My baby turns two today.
And because he’s two–and officially not a baby any longer–I’m going to be brave and tell you something. Usually when I tell people this I swear them to secrecy, because I don’t want the word to get out. (What will people think?) But I’m learning that keeping secrets about how we really live doesn’t do anybody any good, so I’ll just say it:
I’m still breastfeeding.
I’m a pretty crunchy, natural-living, attachment-parenting kind of girl, but I never thought I would be breastfeeding a two-year old. Ever. And I’ll be honest: it’s mostly because of all the negative things people say about extended breastfeeding–and the women who practice it.
9 years ago, right after we brought our firstborn home from the hospital, my friend came to visit. She walked in, saw I was nursing and gushed, “It’s so great that you’re breastfeeding! It’s so good for them! I nursed my baby until the day he said his first word, and then we were done–it’s just gross to nurse a baby who’s old enough to talk. I’m not that kind of mom!” She laughed, nodding, sure that I felt the same about those moms.
But I didn’t. I was just wading into motherhood; I had no idea how other people parented their kids. I was trying to find a groove with my newborn and take things a day at a time. I didn’t yet know other moms might find my parenting choices objectionable–or even “gross.” But my friend’s snide remark about those moms–you know, the ones who’ve decided to do things differently than you–was just the first of many, many more to follow.
My confidence as a mom took a hit that day. I didn’t (often) let my fear of what people would think influence my parenting decisions, but it definitely influenced the way I talked to other moms. I didn’t want to defend myself; I didn’t want to be judged, or criticized, so I was very mindful of which parenting topics I discussed, and with whom.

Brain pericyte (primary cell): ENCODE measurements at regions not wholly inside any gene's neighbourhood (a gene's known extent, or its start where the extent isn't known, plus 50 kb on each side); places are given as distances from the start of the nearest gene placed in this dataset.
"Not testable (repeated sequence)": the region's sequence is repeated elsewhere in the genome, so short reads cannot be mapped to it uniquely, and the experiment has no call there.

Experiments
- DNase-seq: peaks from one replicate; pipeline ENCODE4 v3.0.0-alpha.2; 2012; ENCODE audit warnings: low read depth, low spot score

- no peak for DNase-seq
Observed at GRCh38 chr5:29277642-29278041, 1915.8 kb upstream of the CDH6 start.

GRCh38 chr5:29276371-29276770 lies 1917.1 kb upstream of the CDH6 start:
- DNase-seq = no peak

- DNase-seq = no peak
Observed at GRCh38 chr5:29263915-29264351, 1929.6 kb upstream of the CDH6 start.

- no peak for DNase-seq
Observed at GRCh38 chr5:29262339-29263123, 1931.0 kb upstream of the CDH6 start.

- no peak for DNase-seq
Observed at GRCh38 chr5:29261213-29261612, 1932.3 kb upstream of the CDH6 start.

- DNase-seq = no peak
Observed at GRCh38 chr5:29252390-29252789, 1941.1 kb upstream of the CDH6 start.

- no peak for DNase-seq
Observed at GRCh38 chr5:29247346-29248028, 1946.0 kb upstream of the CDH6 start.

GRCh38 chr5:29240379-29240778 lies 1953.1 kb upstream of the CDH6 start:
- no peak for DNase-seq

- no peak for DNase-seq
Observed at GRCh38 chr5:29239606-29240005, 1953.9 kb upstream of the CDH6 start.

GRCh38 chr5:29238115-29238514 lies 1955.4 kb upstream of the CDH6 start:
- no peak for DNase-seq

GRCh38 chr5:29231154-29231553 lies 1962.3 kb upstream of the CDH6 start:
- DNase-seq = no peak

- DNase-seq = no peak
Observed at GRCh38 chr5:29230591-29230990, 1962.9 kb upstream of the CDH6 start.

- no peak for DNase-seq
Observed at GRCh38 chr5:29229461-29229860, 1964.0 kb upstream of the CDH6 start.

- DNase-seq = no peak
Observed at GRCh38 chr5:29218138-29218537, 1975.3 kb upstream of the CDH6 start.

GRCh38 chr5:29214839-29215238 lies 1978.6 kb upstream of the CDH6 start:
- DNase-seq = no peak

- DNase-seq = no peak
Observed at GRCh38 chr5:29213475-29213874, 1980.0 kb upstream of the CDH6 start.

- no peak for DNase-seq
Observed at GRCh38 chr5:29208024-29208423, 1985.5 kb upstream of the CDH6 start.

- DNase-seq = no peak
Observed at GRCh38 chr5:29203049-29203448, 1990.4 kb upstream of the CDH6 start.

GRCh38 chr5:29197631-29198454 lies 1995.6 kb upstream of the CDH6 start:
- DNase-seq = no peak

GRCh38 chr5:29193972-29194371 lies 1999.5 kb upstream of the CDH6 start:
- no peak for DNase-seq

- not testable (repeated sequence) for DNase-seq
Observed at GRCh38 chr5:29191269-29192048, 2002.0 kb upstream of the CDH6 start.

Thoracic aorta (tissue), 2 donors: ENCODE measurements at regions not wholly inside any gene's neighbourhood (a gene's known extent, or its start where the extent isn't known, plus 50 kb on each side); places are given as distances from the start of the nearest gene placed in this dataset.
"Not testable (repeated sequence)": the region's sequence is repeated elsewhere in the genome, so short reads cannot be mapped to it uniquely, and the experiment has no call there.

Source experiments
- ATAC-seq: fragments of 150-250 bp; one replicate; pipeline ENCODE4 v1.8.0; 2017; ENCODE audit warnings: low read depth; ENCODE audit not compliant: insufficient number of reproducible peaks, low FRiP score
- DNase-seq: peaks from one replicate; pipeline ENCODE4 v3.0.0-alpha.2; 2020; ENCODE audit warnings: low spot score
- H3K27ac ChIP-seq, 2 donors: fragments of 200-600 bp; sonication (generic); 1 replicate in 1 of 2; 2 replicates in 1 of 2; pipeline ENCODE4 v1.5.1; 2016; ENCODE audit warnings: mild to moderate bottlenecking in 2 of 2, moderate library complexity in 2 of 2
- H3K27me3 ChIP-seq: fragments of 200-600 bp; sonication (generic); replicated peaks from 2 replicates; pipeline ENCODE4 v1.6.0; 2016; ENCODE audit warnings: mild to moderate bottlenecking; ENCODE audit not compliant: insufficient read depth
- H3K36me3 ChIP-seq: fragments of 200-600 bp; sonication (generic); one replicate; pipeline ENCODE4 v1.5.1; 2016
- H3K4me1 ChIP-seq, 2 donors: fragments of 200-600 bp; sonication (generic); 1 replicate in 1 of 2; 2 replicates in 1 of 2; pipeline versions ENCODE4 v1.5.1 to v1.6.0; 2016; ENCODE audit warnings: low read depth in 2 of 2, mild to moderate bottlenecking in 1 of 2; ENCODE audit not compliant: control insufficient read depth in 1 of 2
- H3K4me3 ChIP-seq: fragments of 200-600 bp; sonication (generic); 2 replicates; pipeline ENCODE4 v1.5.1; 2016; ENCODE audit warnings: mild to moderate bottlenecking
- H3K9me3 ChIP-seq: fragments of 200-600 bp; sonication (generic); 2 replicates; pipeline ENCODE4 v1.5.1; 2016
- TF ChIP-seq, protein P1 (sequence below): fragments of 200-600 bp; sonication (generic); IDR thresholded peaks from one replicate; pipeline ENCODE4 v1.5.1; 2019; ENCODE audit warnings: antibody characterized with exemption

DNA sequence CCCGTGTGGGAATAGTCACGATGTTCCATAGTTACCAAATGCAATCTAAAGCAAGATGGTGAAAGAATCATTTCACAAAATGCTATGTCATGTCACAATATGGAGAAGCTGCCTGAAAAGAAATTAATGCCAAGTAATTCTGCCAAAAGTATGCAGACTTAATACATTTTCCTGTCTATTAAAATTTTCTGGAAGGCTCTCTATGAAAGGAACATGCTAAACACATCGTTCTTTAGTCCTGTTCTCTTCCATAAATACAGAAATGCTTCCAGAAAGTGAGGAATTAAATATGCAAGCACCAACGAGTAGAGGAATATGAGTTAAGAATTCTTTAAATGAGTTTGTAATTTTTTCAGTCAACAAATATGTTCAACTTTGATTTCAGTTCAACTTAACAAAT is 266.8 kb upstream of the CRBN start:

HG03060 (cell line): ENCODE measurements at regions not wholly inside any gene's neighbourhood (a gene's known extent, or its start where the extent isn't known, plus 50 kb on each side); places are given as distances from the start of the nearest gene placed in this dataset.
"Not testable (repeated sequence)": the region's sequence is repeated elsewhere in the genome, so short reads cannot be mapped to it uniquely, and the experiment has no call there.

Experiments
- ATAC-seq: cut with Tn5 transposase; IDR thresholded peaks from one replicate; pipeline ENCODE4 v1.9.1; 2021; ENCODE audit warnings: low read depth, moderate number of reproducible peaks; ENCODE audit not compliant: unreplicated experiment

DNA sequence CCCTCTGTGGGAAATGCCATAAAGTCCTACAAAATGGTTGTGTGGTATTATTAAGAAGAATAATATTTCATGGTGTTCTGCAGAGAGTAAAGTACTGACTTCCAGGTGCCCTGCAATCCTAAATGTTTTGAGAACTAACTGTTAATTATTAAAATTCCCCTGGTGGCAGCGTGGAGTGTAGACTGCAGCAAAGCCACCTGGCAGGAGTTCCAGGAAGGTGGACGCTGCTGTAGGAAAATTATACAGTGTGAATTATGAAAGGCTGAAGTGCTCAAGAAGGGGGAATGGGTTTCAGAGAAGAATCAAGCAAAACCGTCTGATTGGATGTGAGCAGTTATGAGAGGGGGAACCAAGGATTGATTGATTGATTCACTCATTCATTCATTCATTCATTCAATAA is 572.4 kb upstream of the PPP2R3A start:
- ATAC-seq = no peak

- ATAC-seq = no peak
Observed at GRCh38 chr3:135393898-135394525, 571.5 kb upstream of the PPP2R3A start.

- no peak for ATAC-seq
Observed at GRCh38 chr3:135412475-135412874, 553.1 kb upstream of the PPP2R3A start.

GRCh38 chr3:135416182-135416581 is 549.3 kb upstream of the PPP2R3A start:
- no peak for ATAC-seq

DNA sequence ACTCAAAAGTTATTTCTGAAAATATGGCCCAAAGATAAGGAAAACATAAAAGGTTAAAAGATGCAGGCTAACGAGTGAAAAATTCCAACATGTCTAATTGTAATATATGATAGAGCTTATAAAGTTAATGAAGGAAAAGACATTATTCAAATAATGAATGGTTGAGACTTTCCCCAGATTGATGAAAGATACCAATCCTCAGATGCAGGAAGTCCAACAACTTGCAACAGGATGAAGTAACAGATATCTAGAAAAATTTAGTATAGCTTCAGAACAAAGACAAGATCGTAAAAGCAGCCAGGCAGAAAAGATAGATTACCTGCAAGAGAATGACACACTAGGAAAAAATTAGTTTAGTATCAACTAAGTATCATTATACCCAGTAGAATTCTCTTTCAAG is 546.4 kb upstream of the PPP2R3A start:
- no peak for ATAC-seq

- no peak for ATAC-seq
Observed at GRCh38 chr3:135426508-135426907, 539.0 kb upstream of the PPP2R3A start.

And that’s a shame.
This isn’t a post about breastfeeding.
As a woman, I need need other women to walk beside me. As a mom, I need empathy from other moms. But we can’t help each other if we’re keeping things secret that ought to be shared.
I started speaking up about my miscarriage when I realized I had friends who’d grieved their own miscarriages alone because they thought they didn’t know anyone who’d experienced that loss. I started speaking openly about my son’s cancer when I found out the story of his diagnosis led to the early diagnosis of another child.
And now, if you ask me how long I nursed my babies, I won’t swear you to secrecy any longer. I’ll tell you I’m still nursing my baby; he just turned 2. I’ve never breastfed any of my kids this long, but there’s been no reason to wean–no medications, no weekends away, no nursing strikes. There have been lots of good reasons to continue: he could use the extra calories, and he could use the one-on-one time with his mama, too. I don’t expect it to last much longer, but right now, it’s working for our family.
I’m not keeping secrets any more. I’ll be brave and share my story with others. There’s just too much at stake not to.
And when you tell me your story, you’ll get no criticism from me. Only empathy, sister–because we need each other, and we need each other’s stories.
When have you been encouraged by another woman’s story?
photo credit: Pink Sherbet Photography